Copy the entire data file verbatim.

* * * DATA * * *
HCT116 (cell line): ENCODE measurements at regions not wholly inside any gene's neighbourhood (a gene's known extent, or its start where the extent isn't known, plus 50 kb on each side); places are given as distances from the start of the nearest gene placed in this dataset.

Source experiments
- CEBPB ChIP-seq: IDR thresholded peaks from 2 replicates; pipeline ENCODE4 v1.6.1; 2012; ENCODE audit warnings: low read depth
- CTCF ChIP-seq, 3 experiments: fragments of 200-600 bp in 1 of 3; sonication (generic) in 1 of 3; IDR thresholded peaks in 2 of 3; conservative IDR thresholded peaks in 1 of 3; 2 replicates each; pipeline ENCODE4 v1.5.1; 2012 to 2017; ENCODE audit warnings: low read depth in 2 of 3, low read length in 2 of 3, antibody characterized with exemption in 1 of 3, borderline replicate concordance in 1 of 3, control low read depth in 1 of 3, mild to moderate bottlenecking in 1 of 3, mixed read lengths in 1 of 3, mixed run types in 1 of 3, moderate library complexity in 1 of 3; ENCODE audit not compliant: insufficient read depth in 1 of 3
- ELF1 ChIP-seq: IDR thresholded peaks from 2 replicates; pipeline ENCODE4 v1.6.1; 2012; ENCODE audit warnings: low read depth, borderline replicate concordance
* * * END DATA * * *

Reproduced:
HCT116 (cell line): ENCODE measurements at regions not wholly inside any gene's neighbourhood (a gene's known extent, or its start where the extent isn't known, plus 50 kb on each side); places are given as distances from the start of the nearest gene placed in this dataset.

Source experiments
- CEBPB ChIP-seq: IDR thresholded peaks from 2 replicates; pipeline ENCODE4 v1.6.1; 2012; ENCODE audit warnings: low read depth
- CTCF ChIP-seq, 3 experiments: fragments of 200-600 bp in 1 of 3; sonication (generic) in 1 of 3; IDR thresholded peaks in 2 of 3; conservative IDR thresholded peaks in 1 of 3; 2 replicates each; pipeline ENCODE4 v1.5.1; 2012 to 2017; ENCODE audit warnings: low read depth in 2 of 3, low read length in 2 of 3, antibody characterized with exemption in 1 of 3, borderline replicate concordance in 1 of 3, control low read depth in 1 of 3, mild to moderate bottlenecking in 1 of 3, mixed read lengths in 1 of 3, mixed run types in 1 of 3, moderate library complexity in 1 of 3; ENCODE audit not compliant: insufficient read depth in 1 of 3
- ELF1 ChIP-seq: IDR thresholded peaks from 2 replicates; pipeline ENCODE4 v1.6.1; 2012; ENCODE audit warnings: low read depth, borderline replicate concordance